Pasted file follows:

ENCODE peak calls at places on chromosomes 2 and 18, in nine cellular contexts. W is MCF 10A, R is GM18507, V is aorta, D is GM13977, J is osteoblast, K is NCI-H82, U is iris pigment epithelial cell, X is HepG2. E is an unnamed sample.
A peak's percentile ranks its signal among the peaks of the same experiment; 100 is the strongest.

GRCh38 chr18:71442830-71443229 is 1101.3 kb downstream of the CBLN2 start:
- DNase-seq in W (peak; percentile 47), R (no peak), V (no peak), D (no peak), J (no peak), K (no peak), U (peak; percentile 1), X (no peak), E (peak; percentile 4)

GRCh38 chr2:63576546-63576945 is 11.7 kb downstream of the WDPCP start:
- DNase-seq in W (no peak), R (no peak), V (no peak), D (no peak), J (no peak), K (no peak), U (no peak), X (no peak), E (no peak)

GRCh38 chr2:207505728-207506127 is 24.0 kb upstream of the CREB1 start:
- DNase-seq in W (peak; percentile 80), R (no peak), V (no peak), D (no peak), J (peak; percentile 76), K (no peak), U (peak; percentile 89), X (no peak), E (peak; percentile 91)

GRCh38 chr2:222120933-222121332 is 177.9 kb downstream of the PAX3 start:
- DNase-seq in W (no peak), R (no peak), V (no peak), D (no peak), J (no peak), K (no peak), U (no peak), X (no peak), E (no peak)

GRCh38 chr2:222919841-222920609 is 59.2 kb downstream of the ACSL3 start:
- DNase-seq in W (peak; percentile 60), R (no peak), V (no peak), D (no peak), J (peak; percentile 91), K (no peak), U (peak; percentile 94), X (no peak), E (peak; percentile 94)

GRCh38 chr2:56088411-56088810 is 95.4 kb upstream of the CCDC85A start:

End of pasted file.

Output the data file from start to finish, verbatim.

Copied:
ENCODE peak calls at places on chromosomes 2 and 18, in nine cellular contexts. W is MCF 10A, R is GM18507, V is aorta, D is GM13977, J is osteoblast, K is NCI-H82, U is iris pigment epithelial cell, X is HepG2. E is an unnamed sample.
A peak's percentile ranks its signal among the peaks of the same experiment; 100 is the strongest.

GRCh38 chr18:71442830-71443229 is 1101.3 kb downstream of the CBLN2 start:
- DNase-seq in W (peak; percentile 47), R (no peak), V (no peak), D (no peak), J (no peak), K (no peak), U (peak; percentile 1), X (no peak), E (peak; percentile 4)

GRCh38 chr2:63576546-63576945 is 11.7 kb downstream of the WDPCP start:
- DNase-seq in W (no peak), R (no peak), V (no peak), D (no peak), J (no peak), K (no peak), U (no peak), X (no peak), E (no peak)

GRCh38 chr2:207505728-207506127 is 24.0 kb upstream of the CREB1 start:
- DNase-seq in W (peak; percentile 80), R (no peak), V (no peak), D (no peak), J (peak; percentile 76), K (no peak), U (peak; percentile 89), X (no peak), E (peak; percentile 91)

GRCh38 chr2:222120933-222121332 is 177.9 kb downstream of the PAX3 start:
- DNase-seq in W (no peak), R (no peak), V (no peak), D (no peak), J (no peak), K (no peak), U (no peak), X (no peak), E (no peak)

GRCh38 chr2:222919841-222920609 is 59.2 kb downstream of the ACSL3 start:
- DNase-seq in W (peak; percentile 60), R (no peak), V (no peak), D (no peak), J (peak; percentile 91), K (no peak), U (peak; percentile 94), X (no peak), E (peak; percentile 94)

GRCh38 chr2:56088411-56088810 is 95.4 kb upstream of the CCDC85A start: